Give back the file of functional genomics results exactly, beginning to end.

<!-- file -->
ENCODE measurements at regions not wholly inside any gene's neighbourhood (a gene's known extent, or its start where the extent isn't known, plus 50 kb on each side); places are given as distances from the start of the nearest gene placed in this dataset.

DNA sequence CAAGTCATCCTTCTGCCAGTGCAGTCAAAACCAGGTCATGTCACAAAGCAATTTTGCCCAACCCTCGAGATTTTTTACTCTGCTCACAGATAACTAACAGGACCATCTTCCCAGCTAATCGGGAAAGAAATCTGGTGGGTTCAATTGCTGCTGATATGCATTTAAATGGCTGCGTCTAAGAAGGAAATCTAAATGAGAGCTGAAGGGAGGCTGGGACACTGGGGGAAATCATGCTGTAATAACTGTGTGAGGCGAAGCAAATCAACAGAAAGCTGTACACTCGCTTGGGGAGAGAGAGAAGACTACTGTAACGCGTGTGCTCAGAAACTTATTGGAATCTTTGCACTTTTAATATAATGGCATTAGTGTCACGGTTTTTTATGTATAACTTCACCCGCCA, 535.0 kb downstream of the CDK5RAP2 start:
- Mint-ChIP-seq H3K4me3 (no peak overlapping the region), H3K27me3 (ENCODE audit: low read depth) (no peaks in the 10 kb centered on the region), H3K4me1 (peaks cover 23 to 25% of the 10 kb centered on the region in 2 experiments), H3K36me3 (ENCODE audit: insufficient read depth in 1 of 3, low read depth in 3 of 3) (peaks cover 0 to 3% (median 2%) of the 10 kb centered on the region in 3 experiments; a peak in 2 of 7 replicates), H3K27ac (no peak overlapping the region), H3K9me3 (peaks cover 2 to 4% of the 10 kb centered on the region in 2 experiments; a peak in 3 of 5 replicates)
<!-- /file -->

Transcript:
ENCODE measurements at regions not wholly inside any gene's neighbourhood (a gene's known extent, or its start where the extent isn't known, plus 50 kb on each side); places are given as distances from the start of the nearest gene placed in this dataset.

DNA sequence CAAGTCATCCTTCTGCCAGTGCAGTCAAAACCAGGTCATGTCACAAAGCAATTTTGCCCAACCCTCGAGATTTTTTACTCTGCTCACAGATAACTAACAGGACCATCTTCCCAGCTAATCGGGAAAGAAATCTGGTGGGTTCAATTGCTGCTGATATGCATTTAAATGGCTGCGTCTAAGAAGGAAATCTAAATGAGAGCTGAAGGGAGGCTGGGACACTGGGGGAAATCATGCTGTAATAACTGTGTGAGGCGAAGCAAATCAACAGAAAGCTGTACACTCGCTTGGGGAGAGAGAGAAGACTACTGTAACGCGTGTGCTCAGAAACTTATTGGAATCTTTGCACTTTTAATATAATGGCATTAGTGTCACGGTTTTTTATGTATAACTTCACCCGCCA, 535.0 kb downstream of the CDK5RAP2 start:
- Mint-ChIP-seq H3K4me3 (no peak overlapping the region), H3K27me3 (ENCODE audit: low read depth) (no peaks in the 10 kb centered on the region), H3K4me1 (peaks cover 23 to 25% of the 10 kb centered on the region in 2 experiments), H3K36me3 (ENCODE audit: insufficient read depth in 1 of 3, low read depth in 3 of 3) (peaks cover 0 to 3% (median 2%) of the 10 kb centered on the region in 3 experiments; a peak in 2 of 7 replicates), H3K27ac (no peak overlapping the region), H3K9me3 (peaks cover 2 to 4% of the 10 kb centered on the region in 2 experiments; a peak in 3 of 5 replicates)